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Let $\ell^2 = \ell^2(\mathbb{Z})$ denote the Hilbert space of square summable complex sequences on $\mathbb{Z}$ and suppose that $\sigma:\mathbb{Z} \to \mathbb{Z}$ is a function such that the linear operator $C_\sigma: \ell^2 \to \ell^2$ defined by $C_\sigma(\{\alpha_n\}) = \{\alpha_{\sigma(n)}\}$ is bounded. In other words, let $C_\sigma$ be the composition operator induced by $\sigma$.

Now let $F$ denote the isomorphism of $L^2(-\pi,\pi) \to \ell^2$ given by Fourier series. Then every operator $T:L^2(-\pi,\pi) \to L^2(-\pi,\pi)$ naturally induces an operator $\hat{T}: \ell^2 \to \ell^2$ given by $\hat{T} = FTF^{-1}$. My question is now the following:

Given $\sigma: \mathbb{Z} \to \mathbb{Z}$, is there a practical way of recovering the operator $T$ such that $\hat{T} = C_\sigma$? Is there a characterization of the operators $T$ such that $\hat{T} = C_\sigma$ for some $\sigma$?

I have tried simply plugging into the definition of Fourier series and working from there, but this has not yielded much help. Oh also, if someone can think of a better title, please edit.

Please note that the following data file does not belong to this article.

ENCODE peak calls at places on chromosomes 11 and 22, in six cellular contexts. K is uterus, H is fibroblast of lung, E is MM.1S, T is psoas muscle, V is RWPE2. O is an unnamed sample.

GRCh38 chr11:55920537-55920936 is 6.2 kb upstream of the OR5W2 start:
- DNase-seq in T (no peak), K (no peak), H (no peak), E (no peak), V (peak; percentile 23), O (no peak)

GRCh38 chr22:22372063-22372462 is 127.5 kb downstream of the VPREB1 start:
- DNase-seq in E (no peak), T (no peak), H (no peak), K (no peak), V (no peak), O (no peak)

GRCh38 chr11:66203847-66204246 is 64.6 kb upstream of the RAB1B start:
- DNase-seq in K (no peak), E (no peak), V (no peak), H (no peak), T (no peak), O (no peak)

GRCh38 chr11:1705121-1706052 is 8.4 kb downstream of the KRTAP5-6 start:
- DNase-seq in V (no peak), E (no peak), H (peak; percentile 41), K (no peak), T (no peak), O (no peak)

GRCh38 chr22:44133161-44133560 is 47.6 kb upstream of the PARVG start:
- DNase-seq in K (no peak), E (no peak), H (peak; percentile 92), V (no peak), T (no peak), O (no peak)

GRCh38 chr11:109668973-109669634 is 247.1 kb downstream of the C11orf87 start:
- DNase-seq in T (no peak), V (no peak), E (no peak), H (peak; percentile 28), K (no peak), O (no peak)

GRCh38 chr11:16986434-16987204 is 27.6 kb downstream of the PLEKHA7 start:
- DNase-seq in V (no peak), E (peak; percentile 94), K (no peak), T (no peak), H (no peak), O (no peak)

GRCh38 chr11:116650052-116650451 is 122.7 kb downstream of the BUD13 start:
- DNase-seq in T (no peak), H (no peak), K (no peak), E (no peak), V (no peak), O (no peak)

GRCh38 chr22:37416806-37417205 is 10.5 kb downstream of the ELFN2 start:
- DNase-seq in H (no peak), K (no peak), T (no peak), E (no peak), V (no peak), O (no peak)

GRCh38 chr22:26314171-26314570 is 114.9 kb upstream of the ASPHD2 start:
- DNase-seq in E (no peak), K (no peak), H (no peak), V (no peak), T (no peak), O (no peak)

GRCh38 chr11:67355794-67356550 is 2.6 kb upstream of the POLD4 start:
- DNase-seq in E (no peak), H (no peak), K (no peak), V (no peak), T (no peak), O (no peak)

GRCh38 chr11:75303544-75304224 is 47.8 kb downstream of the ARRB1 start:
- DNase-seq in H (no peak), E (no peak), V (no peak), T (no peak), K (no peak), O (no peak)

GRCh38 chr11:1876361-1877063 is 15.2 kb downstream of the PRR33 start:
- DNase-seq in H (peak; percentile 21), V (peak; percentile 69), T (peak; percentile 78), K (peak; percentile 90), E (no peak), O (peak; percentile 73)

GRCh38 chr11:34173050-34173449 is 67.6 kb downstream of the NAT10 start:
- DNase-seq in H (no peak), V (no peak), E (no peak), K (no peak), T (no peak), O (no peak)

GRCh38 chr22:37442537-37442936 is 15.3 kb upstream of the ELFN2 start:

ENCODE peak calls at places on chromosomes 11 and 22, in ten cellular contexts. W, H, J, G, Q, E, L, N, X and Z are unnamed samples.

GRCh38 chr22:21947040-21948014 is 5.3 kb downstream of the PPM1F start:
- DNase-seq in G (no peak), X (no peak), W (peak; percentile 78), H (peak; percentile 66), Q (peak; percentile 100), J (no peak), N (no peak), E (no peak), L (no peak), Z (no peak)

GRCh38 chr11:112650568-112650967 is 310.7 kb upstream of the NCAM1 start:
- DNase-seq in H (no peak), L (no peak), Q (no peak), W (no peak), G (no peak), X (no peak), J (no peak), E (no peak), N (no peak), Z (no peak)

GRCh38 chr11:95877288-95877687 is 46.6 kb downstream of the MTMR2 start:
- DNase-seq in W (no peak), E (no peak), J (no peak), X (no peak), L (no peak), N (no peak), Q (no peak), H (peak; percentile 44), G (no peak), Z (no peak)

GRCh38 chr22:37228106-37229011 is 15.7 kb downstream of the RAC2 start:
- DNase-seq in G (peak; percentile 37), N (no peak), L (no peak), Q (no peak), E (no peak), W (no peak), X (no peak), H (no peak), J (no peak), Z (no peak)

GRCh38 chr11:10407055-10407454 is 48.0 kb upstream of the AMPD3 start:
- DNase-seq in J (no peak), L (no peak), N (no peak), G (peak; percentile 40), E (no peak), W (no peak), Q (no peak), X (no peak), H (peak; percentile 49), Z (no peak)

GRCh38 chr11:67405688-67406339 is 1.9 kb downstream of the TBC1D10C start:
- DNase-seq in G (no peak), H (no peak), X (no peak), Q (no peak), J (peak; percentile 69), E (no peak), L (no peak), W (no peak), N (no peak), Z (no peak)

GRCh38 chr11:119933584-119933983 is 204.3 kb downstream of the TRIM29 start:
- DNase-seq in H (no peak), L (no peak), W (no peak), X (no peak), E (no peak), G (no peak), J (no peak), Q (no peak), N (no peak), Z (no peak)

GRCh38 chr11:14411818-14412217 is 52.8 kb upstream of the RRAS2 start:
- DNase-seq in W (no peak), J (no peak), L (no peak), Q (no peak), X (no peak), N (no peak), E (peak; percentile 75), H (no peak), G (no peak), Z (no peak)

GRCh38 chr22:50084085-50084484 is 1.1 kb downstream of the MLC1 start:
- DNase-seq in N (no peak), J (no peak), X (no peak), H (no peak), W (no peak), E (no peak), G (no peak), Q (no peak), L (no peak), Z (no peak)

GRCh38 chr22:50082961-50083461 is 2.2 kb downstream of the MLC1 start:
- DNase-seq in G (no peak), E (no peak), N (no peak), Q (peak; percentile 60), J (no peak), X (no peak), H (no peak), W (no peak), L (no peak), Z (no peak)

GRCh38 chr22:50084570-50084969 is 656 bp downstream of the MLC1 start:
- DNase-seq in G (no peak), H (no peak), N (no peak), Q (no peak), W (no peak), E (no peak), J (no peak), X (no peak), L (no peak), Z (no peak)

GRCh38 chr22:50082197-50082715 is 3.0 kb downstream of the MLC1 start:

Thanks in advance.

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What do you mean here by 'practical'? I mean, obviously we have $T(f) = (F^{-1}\circ C_\sigma\circ F)(f)$. – William Apr 10 '12 at 22:21
Sure. I meant some other useful representation say as an integral operator or a composition operator induced by $\phi:(-\pi,\pi) \to (-\pi, \pi)$... I understand the question is a bit vague. – user12014 Apr 10 '12 at 22:45
up vote 1 down vote accepted

Unless I'm missing something, your operator $T$ is the map $e^{int}\mapsto e^{i\sigma^{-1}(n)t}$.

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